Saturday, 1 November 2014

Quainton Road: What is a train service - Food for thought

Quainton Village

My splendid 6-volume gazetteer of Great Britain and Ireland (dated 1897) states that the village of Quainton lies in Buckinghamshire, 4 miles NW of Aylesbury, 55 miles from London and had a population of 885 who occupied an area of 5346 acres. In this gazetteer distances to London are always quoted from the local railway station, Quainton Road in this case, about three-quarters of a mile from the village. The distance is puzzling. By 1897 the direct route to London would have been via the Metropolitan Railway, the official distance to Baker Street being 44m 21ch (about 44¼ miles) and even allowing a bit extra to reach Charing Cross (the accepted origin of London distance measurement) one cannot get anywhere near the 55 miles quoted. The only way I can resolve this is to assume the gazetteer is not fully up to date and quotes the older distance to London via Aylesbury, High Wycombe and Maidenhead to Paddington. I believe this to be 55m 62ch, but it is nearer than any other combination of routes I can think of. It draws attention to the shortening of the route achieved when the Metropolitan came along, in any case a faster line than most of the old route.

Quainton is perhaps typical of a mid-Buckinghamshire village, even today having a population of only 1200. It still has a rather pleasing (and technically functioning) windmill and eight surviving almshouses, operated for many years by Winwood's Charity and dating back to 1687. In more recent times, life around this tranquil spot has been disturbed, in particular, by the Second World War. This introduced a prisoner of war camp, occupied by Italian prisoners between, so far as I can tell, 1942 and 1946. I have struggled to locate this site (rather less is known about the large number of prisoner of war camps in the UK than one might expect), but a 1948 aerial photo suggests it might have been alongside the eastern edge of station road. Although prisoners could be moved by road this consumed time, troops and petrol all of which was scarce. Prisoners were often moved by rail, and the location near a station is unlikely to be accidental.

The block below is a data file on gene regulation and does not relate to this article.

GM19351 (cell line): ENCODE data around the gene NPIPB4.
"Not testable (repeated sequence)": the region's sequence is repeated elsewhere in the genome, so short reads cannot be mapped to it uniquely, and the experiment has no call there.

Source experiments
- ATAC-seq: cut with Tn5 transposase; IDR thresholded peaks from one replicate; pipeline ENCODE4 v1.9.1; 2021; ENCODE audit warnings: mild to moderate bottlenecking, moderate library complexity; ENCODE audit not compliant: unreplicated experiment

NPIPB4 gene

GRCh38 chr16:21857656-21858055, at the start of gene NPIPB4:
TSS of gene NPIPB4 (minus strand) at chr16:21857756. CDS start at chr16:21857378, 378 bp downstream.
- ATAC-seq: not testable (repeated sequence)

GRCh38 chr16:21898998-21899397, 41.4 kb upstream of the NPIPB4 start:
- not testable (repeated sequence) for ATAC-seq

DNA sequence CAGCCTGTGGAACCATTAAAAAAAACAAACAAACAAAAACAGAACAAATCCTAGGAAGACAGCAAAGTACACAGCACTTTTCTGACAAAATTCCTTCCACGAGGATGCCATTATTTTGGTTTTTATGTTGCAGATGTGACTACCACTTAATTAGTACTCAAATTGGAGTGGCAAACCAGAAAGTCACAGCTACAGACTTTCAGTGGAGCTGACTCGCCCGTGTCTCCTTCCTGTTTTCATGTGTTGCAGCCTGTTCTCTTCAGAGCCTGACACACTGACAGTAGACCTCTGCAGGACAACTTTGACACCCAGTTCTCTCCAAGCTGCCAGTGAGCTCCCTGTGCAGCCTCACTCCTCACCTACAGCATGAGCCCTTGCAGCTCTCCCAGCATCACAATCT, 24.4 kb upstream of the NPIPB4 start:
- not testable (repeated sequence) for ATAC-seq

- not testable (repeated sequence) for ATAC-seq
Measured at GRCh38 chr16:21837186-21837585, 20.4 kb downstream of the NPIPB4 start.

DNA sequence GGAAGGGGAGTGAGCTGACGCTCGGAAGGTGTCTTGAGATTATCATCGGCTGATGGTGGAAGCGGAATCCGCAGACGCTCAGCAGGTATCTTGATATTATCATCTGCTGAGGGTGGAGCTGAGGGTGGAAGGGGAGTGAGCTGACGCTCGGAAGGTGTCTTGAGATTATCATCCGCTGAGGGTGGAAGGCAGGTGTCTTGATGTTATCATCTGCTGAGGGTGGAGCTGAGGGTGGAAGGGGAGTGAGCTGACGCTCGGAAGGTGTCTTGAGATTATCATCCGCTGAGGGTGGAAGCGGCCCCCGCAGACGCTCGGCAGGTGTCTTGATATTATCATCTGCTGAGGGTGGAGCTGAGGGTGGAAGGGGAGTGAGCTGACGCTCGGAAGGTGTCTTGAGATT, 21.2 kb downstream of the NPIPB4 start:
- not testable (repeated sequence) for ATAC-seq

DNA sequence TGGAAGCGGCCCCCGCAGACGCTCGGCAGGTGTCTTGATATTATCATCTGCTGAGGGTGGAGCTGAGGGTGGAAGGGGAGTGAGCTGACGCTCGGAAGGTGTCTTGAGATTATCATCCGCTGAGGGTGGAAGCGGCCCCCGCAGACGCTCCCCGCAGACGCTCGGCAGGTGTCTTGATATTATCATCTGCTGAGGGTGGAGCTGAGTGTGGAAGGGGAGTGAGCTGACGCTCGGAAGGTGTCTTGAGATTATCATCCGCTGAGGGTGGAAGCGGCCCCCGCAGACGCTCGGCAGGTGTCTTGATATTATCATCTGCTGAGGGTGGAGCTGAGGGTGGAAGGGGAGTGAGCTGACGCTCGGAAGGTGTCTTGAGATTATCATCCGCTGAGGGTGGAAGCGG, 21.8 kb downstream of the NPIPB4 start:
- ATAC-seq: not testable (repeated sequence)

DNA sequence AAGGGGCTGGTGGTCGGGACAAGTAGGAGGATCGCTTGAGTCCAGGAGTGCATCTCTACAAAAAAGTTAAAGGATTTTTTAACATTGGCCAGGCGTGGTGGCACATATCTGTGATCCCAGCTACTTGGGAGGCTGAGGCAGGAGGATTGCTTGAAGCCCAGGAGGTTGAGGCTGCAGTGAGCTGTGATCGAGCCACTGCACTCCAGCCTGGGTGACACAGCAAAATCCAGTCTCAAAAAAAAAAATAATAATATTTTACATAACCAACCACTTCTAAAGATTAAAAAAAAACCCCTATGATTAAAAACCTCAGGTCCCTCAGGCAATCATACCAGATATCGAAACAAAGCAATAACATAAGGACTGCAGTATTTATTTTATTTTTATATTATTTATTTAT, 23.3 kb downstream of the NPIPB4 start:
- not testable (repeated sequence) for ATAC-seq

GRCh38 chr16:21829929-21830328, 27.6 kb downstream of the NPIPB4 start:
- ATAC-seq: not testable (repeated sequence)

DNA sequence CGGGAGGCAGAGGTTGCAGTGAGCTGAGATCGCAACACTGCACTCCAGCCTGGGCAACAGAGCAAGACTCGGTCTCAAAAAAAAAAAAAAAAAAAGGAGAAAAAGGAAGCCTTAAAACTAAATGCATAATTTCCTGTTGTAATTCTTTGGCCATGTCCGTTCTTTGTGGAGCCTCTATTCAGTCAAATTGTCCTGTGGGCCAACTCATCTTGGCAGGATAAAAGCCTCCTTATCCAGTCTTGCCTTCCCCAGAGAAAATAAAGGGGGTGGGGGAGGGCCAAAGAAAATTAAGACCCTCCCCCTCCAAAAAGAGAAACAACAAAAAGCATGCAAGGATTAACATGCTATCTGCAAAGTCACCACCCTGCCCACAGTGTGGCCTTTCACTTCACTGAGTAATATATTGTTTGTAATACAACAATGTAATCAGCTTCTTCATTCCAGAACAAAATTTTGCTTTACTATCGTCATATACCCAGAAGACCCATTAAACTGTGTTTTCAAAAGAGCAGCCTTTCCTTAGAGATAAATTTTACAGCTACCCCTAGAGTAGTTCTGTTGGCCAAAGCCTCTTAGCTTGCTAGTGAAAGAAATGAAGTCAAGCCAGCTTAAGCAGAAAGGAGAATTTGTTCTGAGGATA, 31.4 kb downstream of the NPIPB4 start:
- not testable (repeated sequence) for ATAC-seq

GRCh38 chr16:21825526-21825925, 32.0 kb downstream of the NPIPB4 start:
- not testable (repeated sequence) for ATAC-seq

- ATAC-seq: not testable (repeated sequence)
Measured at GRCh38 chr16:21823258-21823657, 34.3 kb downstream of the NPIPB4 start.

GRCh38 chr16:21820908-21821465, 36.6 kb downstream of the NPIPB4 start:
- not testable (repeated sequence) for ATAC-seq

Another wartime feature was the establishment of a food buffer depot just south of the station. With wartime food supplies so reliant on importation the risk of serious food shortage was felt to be acute and numerous government food 'buffer' depots were established in which food could be stored safely for extended periods. The idea was that the stock could be rotated, but that in an emergency the contents could be drawn down to keep supplies available for a while. In 1943 6.5 million tons of food were being stored in the UK and the depot at Quainton stored flour in a large brick building and sugar and sultanas in large corrugated huts, supposedly secured against rodents. The depots were all located where both road and rail facilities were good. At Quainton, the depot backed onto the railway yard and was only a mile from the main A41 trunk road.